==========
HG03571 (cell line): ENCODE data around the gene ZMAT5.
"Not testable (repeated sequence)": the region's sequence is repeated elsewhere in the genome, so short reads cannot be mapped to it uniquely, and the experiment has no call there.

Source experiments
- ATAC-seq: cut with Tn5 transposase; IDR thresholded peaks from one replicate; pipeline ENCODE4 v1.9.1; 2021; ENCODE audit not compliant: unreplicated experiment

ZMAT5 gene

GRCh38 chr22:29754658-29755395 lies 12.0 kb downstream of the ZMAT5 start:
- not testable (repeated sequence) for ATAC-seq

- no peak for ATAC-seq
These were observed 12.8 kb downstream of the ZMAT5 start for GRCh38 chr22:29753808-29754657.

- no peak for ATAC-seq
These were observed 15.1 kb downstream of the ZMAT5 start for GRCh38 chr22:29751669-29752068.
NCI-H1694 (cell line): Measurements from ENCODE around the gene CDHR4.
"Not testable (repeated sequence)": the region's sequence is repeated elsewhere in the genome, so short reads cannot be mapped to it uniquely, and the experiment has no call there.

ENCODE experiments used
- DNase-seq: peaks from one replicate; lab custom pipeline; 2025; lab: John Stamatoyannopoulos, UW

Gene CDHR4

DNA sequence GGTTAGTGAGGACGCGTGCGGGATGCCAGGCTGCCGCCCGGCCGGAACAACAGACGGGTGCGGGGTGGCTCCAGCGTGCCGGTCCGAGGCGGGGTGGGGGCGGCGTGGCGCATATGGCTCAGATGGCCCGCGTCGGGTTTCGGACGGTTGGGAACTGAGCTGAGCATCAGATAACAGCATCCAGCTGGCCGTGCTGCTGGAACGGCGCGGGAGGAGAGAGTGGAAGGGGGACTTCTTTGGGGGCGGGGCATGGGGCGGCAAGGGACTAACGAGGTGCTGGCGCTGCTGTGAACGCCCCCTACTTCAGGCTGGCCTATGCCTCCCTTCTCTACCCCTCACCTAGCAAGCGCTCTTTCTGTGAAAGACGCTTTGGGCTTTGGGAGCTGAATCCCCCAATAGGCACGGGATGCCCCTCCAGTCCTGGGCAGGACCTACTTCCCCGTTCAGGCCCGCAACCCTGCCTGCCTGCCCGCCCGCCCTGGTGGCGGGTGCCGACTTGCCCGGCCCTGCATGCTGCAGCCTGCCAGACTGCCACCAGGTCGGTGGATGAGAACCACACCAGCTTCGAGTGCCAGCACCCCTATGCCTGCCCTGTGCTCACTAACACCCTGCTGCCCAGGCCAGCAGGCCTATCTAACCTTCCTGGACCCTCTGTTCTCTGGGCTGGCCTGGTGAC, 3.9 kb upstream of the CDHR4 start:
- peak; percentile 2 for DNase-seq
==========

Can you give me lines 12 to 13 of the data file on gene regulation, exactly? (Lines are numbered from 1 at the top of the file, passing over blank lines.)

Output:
NCI-H1694 (cell line): Measurements from ENCODE around the gene CDHR4.
"Not testable (repeated sequence)": the region's sequence is repeated elsewhere in the genome, so short reads cannot be mapped to it uniquely, and the experiment has no call there.